Sometimes you have a sex question that's not just, you know, an idle passing thought. In America today, it's all about anal. It's not just a highly sought-after porn genre, though—more and more Americans are giving it the old college try IRL, too. As anal has increased in popularity, curiosity and concern about the potential long-term effects of being on the receiving end of it—or, as some call it, "bottoming"—have also spiked. I've seen this firsthand in my work as a sex educator, where questions on this topic have been on an upward trend, both in my classes and in my email inbox. The specifics of the questions have certainly varied, but most can be reduced to one thing: "Will anal sex mess up my butt?
February 11, Engaging in the practice of anal sex may increase risks for bowel problems, including fecal incontinence and bowel leakage, according to a University of Alabama at Birmingham Department of Medicine study published in the American Journal of Gastroenterology. The incontinence risk is heightened particularly among men who have sex with men, according to lead author Alayne Markland, D. The researchers analyzed data from the National Health and Nutrition Examination Surveys from 6, adults. They found 37 percent of women and almost 5 percent of men reported trying anal intercourse at least once. Women engaging in anal sex were 50 percent more likely than their peers to report having fecal incontinence at least once a month. The men's odds of incontinence were almost tripled.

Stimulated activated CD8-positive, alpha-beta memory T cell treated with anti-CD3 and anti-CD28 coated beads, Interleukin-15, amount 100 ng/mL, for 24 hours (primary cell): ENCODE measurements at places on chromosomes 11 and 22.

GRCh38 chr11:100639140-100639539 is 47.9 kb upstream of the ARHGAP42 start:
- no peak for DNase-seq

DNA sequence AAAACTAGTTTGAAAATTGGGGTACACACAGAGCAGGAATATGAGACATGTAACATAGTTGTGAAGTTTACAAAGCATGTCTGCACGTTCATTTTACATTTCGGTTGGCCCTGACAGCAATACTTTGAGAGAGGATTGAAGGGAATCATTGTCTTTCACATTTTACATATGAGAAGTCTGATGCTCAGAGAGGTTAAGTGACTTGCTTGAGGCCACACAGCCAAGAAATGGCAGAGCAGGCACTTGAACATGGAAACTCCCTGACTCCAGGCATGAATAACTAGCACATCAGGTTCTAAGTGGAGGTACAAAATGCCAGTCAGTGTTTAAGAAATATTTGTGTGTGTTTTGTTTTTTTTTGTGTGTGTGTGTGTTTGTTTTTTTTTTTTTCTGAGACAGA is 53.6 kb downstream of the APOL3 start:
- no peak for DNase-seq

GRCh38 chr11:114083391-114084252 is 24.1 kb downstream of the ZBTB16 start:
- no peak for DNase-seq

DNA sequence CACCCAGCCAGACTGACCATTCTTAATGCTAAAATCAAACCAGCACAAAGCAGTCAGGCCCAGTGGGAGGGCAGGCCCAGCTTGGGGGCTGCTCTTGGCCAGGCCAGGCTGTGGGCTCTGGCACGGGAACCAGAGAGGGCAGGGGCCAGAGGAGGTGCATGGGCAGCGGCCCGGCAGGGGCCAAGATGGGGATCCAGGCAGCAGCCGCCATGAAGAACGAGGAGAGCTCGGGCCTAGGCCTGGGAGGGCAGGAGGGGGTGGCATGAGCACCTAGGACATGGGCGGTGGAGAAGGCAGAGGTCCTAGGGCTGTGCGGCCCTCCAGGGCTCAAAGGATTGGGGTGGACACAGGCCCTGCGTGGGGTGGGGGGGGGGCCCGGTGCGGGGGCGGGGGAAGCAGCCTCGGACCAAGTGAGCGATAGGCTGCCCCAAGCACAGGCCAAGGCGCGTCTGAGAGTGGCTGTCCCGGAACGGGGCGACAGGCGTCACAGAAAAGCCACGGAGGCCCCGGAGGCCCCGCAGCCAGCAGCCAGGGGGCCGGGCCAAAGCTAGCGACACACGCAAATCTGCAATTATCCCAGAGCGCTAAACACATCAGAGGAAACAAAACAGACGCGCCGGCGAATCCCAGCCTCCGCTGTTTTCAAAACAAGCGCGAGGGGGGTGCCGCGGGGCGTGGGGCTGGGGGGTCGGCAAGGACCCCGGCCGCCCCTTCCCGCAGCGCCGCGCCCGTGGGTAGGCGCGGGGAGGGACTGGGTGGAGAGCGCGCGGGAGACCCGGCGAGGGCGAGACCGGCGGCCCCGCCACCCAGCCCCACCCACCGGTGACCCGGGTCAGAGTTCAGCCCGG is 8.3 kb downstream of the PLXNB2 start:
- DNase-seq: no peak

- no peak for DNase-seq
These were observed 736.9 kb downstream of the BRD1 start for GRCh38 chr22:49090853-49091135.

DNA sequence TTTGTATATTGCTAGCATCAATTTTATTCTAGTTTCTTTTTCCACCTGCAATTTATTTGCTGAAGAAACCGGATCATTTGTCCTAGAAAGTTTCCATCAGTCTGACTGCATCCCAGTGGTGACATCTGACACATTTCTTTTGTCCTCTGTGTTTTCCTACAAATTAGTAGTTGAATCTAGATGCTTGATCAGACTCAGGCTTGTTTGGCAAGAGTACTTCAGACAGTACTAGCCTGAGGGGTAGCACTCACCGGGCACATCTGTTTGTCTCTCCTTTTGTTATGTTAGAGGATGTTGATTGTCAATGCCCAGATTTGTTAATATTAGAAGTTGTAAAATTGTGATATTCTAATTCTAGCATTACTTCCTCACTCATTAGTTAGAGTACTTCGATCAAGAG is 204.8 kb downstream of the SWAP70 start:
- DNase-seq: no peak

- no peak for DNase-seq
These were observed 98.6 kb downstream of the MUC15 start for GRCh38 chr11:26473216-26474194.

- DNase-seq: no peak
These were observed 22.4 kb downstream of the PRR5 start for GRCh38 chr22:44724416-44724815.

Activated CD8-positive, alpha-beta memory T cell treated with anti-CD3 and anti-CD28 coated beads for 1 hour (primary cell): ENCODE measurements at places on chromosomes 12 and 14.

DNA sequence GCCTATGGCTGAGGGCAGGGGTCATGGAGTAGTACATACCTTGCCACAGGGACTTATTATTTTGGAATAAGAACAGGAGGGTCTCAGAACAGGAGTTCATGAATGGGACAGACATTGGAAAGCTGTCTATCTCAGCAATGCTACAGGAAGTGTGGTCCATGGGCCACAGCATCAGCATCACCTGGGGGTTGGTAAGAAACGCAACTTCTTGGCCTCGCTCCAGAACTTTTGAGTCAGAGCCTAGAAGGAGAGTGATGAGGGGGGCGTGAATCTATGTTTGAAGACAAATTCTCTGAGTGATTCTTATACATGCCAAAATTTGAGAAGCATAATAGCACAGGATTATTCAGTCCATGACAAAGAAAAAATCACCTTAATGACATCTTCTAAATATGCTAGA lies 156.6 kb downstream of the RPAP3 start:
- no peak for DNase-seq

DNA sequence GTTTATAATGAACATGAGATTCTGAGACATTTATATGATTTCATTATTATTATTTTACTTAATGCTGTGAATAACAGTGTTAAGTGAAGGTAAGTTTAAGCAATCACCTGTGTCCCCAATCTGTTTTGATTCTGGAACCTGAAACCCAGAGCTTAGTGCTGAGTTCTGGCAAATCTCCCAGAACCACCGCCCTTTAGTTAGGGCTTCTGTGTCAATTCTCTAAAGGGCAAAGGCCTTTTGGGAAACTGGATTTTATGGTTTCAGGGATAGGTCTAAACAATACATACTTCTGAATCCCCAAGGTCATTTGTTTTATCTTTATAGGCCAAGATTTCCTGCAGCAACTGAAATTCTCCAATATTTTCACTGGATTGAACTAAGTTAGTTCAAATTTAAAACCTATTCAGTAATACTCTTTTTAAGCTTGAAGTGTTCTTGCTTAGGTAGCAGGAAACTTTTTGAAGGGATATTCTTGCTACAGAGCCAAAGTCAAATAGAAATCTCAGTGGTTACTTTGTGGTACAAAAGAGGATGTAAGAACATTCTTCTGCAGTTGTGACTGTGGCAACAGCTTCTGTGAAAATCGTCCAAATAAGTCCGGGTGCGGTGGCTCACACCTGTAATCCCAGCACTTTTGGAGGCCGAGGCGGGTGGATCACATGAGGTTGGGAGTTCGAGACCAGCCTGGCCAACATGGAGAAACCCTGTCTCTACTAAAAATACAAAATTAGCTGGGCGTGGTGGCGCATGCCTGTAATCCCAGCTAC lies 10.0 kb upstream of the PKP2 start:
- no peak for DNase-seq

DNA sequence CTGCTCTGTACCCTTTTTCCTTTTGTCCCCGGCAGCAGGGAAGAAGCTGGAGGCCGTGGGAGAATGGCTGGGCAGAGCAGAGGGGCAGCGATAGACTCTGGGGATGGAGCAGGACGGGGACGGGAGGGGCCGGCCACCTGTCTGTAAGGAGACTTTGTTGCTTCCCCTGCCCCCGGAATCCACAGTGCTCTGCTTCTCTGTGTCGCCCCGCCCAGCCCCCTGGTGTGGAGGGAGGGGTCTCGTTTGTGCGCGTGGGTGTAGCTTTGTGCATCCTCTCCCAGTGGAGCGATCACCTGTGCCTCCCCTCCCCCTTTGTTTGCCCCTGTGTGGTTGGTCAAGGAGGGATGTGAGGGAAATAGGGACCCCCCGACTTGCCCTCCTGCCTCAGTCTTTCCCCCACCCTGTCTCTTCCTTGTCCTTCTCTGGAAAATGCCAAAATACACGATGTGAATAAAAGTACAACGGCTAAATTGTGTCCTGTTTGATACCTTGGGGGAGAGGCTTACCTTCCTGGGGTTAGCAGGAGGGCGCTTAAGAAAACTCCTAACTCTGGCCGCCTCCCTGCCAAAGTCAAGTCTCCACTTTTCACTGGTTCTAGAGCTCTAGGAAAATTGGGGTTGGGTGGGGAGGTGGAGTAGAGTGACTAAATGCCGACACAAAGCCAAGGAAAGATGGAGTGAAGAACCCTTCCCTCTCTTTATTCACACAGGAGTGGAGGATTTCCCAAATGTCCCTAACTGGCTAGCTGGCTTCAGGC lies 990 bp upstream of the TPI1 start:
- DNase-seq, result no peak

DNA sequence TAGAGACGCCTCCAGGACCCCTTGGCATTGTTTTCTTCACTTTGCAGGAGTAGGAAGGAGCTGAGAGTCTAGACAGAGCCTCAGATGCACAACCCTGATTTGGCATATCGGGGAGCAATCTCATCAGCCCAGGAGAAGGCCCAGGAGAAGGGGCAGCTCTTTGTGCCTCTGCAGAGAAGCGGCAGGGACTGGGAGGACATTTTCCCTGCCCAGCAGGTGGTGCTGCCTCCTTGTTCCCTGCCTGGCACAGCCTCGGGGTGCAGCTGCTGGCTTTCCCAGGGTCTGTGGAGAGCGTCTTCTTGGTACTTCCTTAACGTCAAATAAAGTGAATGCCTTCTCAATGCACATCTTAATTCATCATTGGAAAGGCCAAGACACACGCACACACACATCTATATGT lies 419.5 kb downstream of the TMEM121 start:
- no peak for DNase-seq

As more couples explore this type of sex, understanding the risks, rewards, and proper strategy is important. According to the Centers for Disease Control CDC , anal sex is primarily growing in popularity with couples under age You might think of anal sex as anal penetration with a penis, but you have a few more options.
Plus the one precaution you should always take. While research suggests anal isn't quite as prevalent as pop culture might suggest—a study found that just To find out more, we spoke with ob-gyn Lauren F.